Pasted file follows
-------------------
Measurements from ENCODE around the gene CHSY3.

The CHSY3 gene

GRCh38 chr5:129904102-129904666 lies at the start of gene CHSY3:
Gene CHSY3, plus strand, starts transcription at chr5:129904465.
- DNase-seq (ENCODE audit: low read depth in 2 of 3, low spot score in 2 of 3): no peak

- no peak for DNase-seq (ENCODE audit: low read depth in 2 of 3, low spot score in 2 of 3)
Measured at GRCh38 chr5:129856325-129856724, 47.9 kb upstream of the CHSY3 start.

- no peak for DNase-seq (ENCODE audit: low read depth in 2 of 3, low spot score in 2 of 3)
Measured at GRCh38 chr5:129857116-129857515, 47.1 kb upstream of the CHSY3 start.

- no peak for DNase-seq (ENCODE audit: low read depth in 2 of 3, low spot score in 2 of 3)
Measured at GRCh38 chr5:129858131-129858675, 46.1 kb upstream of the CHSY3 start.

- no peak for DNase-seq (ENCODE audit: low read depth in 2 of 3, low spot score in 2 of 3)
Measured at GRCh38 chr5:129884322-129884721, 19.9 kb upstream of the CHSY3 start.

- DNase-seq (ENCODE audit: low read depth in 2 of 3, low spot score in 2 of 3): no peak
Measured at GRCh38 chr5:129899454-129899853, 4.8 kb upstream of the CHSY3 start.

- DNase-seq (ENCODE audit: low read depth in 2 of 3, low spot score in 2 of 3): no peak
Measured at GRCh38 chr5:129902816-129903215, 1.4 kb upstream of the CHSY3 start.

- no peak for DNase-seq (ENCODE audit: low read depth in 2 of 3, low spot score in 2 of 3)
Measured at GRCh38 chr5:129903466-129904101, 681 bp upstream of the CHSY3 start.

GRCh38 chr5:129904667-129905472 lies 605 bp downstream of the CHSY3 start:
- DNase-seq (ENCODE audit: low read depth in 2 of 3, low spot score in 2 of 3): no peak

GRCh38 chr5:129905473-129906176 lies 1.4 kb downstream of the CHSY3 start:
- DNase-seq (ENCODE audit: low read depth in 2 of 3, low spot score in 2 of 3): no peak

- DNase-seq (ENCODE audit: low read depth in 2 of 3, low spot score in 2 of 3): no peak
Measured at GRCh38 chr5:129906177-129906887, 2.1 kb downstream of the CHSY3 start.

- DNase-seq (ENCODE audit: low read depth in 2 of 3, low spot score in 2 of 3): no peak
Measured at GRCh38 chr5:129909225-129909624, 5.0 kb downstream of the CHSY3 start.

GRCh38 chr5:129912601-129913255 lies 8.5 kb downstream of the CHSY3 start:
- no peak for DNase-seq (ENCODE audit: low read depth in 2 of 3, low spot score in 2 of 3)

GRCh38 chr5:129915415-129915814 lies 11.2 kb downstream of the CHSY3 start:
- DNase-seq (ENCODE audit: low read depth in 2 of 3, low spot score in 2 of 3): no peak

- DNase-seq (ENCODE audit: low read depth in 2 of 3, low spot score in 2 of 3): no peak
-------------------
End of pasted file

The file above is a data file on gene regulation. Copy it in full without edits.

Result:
Measurements from ENCODE around the gene CHSY3.

The CHSY3 gene

GRCh38 chr5:129904102-129904666 lies at the start of gene CHSY3:
Gene CHSY3, plus strand, starts transcription at chr5:129904465.
- DNase-seq (ENCODE audit: low read depth in 2 of 3, low spot score in 2 of 3): no peak

- no peak for DNase-seq (ENCODE audit: low read depth in 2 of 3, low spot score in 2 of 3)
Measured at GRCh38 chr5:129856325-129856724, 47.9 kb upstream of the CHSY3 start.

- no peak for DNase-seq (ENCODE audit: low read depth in 2 of 3, low spot score in 2 of 3)
Measured at GRCh38 chr5:129857116-129857515, 47.1 kb upstream of the CHSY3 start.

- no peak for DNase-seq (ENCODE audit: low read depth in 2 of 3, low spot score in 2 of 3)
Measured at GRCh38 chr5:129858131-129858675, 46.1 kb upstream of the CHSY3 start.

- no peak for DNase-seq (ENCODE audit: low read depth in 2 of 3, low spot score in 2 of 3)
Measured at GRCh38 chr5:129884322-129884721, 19.9 kb upstream of the CHSY3 start.

- DNase-seq (ENCODE audit: low read depth in 2 of 3, low spot score in 2 of 3): no peak
Measured at GRCh38 chr5:129899454-129899853, 4.8 kb upstream of the CHSY3 start.

- DNase-seq (ENCODE audit: low read depth in 2 of 3, low spot score in 2 of 3): no peak
Measured at GRCh38 chr5:129902816-129903215, 1.4 kb upstream of the CHSY3 start.

- no peak for DNase-seq (ENCODE audit: low read depth in 2 of 3, low spot score in 2 of 3)
Measured at GRCh38 chr5:129903466-129904101, 681 bp upstream of the CHSY3 start.

GRCh38 chr5:129904667-129905472 lies 605 bp downstream of the CHSY3 start:
- DNase-seq (ENCODE audit: low read depth in 2 of 3, low spot score in 2 of 3): no peak

GRCh38 chr5:129905473-129906176 lies 1.4 kb downstream of the CHSY3 start:
- DNase-seq (ENCODE audit: low read depth in 2 of 3, low spot score in 2 of 3): no peak

- DNase-seq (ENCODE audit: low read depth in 2 of 3, low spot score in 2 of 3): no peak
Measured at GRCh38 chr5:129906177-129906887, 2.1 kb downstream of the CHSY3 start.

- DNase-seq (ENCODE audit: low read depth in 2 of 3, low spot score in 2 of 3): no peak
Measured at GRCh38 chr5:129909225-129909624, 5.0 kb downstream of the CHSY3 start.

GRCh38 chr5:129912601-129913255 lies 8.5 kb downstream of the CHSY3 start:
- no peak for DNase-seq (ENCODE audit: low read depth in 2 of 3, low spot score in 2 of 3)

GRCh38 chr5:129915415-129915814 lies 11.2 kb downstream of the CHSY3 start:
- DNase-seq (ENCODE audit: low read depth in 2 of 3, low spot score in 2 of 3): no peak

- DNase-seq (ENCODE audit: low read depth in 2 of 3, low spot score in 2 of 3): no peak